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Alex Ross being tackled: a rare scene. Dobson Images

Schuylkill passing. Dobson Images

Ed Pitts evading a tackler. Dobson Images

Shalom Suniula was awarded MVP by Al Caravelli

Belmont Shore, which won the semifinals and quarterfinals by a score each, got back to dominating in the cup final, beating Schuylkill River 37-14 to claim their second national 7s title in three years.

Their first score was the result of a quick-tap penalty just shy of Schuylkill’s try line. Taylor Howden touched it down, and Shalom Suniula converted.

Belmont didn’t wait long to score again, stealing the ensuing kickoff and swinging the ball wide to Justin Boyd, who raced to pay dirt.

Perhaps more consequential than the try itself was Schuylkill’s loss of Greg Ambrogi, who subbed out after the score. Ambrogi was Schuylkill River’s most potent weapon, but he suffered a shoulder injury while making a heroic tackle in the narrow semifinal win over Utah. He attempted to go in the final, but lasted less than two minutes.

“We’re a team of 12, but to lose that kind of speed and cutting and finishing ability, it’s tough to replace,” Schuylkill coach Chris Ryan said.

“In my opinion he’s the hardest player to bring down in the country, and what does that tell you?” pondered teammate Will Knipscher. “Having him out on the field, you get used to it, and when he’s not there…”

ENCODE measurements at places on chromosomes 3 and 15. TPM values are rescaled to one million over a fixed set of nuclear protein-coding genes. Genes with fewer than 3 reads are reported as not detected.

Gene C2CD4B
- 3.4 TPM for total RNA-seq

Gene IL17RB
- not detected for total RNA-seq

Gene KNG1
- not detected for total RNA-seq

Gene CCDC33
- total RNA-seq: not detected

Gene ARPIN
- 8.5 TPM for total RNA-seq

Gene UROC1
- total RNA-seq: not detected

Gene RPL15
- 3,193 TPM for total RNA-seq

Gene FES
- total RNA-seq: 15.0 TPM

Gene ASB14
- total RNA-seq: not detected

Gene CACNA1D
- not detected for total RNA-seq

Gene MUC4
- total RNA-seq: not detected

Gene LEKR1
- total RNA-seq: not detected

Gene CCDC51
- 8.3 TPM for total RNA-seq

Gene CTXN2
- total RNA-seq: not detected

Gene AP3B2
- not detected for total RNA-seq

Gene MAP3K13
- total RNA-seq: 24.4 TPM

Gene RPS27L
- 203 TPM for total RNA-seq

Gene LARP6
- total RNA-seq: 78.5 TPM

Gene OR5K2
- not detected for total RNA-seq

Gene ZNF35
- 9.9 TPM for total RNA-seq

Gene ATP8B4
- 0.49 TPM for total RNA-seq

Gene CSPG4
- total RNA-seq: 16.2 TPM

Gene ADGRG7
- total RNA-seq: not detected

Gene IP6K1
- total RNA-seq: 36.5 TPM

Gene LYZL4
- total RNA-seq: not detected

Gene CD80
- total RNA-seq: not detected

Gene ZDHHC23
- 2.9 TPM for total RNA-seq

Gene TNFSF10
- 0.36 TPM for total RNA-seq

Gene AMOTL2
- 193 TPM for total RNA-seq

Howden stole the restart and appeared to score Belmont’s third try in less than as many minutes, but he was forced slightly into touch before dotting it down, giving Schuylkill River, for the first time all game, a meaningful possession.

Once they breached the midway point, Belmont was pinged for a penalty, and Dan Wright chipped a kick past the aggressive Belmont defense and tracked it down for Schuylkill’s first score, putting them down five, once converted, at 12-7.

Howden was yellow-carded shortly after the restart for a dump tackle, but Schuylkill River failed to capitalize, and Belmont poured in two more tries before the half and 25-consecutive points altogether, putting the game well out of reach.    

Their offense was impressive, but what stuck out in the mind of Schuylkill River was Belmont's defense.

“They were incredibly physical, really aggressive on defense, and I’d like to credit them for scouting us out there,” said Knipchser. “We like to move the ball wide, and they came up real hard and wouldn’t let us do it. They put us on our heels the whole game.”

The win was a team effort for Belmont, as five players scored tries.

“It was a huge team win. I think the good thing about Belmont is that everybody is pretty close-knit off the field. We all kind of do things together off the field, and the spirits just get kept high. There’s no kind of negative talk in the club. If someone drops a ball or makes a forward pass or gets a yellow card in the final,“ said Howden, who got a yellow card in the final, “people pick you up, and they’re always positive, so it’s always good.”